‘The new data confirms the existence of a pause in global warming,’ Professor Judith Curry, chair of the School of Earth and Atmospheric Science at America’s Georgia Tech university, told me yesterday.

‘Climate models are very complex, but they are imperfect and incomplete. Natural variability  [the impact of factors such as long-term temperature cycles in the oceans and the output of the sun] has been shown over the past two decades to have a magnitude that dominates the greenhouse warming effect.

‘It is becoming increasingly apparent that our attribution of warming since 1980 and future projections of climate change needs to consider natural internal variability as a factor of fundamental importance.’

Professor Phil Jones, director of the Climate Research Unit at the University of East Anglia, who found himself at the centre of the ‘Climategate’ scandal over leaked emails three years ago, would not normally be expected to agree with her. Yet on two important points, he did.

The data does suggest a plateau, he admitted, and without a major El Nino event – the sudden, dramatic warming of the southern Pacific which takes place unpredictably and always has a huge effect on global weather – ‘it could go on for a while’.

Like Prof Curry, Prof Jones also admitted that the climate models were imperfect: ‘We don’t fully understand how to input things like changes in the oceans, and because we don’t fully understand it you could say that natural variability is now working to suppress the warming. We don’t know what natural variability is doing.’

Headache: The evidence is beginning to suggest that global warming may be happening much slower than the catastrophists have claimed ¿ a conclusion with enormous policy implications for politicians at Westminster, pictured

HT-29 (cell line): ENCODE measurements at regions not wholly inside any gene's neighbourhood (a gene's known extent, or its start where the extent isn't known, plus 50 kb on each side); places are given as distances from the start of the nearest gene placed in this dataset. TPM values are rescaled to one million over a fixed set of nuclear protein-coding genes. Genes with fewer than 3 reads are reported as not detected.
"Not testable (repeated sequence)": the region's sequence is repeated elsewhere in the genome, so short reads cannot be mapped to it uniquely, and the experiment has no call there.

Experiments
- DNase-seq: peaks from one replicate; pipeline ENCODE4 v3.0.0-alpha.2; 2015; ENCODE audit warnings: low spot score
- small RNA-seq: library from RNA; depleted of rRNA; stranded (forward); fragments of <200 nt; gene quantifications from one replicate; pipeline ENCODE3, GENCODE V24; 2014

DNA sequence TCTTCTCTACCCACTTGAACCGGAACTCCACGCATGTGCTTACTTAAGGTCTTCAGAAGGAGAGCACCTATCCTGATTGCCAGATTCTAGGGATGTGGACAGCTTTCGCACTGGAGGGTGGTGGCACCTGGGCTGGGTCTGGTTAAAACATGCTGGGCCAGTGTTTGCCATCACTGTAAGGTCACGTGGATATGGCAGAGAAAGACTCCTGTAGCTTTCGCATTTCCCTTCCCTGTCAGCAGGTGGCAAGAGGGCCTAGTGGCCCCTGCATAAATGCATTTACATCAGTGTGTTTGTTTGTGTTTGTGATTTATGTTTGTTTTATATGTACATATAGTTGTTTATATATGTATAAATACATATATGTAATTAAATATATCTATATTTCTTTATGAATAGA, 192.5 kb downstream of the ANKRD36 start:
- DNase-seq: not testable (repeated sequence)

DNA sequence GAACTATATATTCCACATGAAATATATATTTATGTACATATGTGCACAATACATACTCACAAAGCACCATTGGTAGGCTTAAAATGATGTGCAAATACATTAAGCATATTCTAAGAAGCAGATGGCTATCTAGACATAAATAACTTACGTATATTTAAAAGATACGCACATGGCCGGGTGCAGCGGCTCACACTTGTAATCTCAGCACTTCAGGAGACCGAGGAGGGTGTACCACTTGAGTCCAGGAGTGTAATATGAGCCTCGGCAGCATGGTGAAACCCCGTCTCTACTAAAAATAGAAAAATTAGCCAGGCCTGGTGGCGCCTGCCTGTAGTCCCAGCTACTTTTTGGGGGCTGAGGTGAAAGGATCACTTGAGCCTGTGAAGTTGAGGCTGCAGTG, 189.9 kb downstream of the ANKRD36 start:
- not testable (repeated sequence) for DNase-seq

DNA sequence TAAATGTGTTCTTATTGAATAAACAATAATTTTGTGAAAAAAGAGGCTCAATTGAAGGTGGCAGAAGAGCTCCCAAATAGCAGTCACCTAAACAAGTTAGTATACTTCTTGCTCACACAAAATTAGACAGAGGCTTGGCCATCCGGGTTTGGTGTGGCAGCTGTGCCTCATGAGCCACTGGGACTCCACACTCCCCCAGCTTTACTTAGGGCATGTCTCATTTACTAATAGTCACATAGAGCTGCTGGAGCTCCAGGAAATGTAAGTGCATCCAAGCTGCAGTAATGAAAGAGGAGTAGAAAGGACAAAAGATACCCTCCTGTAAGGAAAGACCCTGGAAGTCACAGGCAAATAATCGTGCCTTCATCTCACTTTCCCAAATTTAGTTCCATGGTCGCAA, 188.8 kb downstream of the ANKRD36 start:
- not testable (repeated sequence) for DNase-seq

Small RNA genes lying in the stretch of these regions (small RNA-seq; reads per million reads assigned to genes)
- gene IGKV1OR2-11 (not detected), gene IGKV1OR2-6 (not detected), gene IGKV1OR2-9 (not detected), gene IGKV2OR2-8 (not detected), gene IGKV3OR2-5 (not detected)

Headache: The evidence is beginning to suggest that global warming may be happening much slower than the catastrophists have claimed - a conclusion with enormous policy implications for politicians at Westminster, pictured

Yet he insisted that 15 or 16 years is not a significant period: pauses of such length had always been expected, he said.

Yet in 2009, when the plateau was already becoming apparent and being discussed by scientists, he told a colleague in one of the Climategate emails: ‘Bottom  line: the “no upward trend” has to  continue for a total of 15 years before we get worried.’

But although that point has now been passed, he said that he hadn’t changed his mind about the  models’ gloomy predictions:  ‘I still think that the current decade which began in 2010 will be warmer by about 0.17 degrees than the previous one, which was warmer than the Nineties.’

Only if that did not happen would he seriously begin to  wonder whether something more profound might be happening. In other words, though five years ago he seemed to be saying that 15 years without warming would make him ‘worried’, that period has now become 20 years.

Meanwhile, his Met Office  colleagues were sticking to their guns. A spokesman said: ‘Choosing a starting or end point on short-term scales can be very misleading. Climate change can only be detected from multi-decadal timescales due to the inherent variability in the climate system.’

He said that for the plateau to last any more than 15 years was ‘unlikely’. Asked about a prediction that the Met Office made in 2009 – that three of the ensuing five years would set a new world temperature record – he made no comment. With no sign of a strong El Nino next year, the prospects of this happening are remote.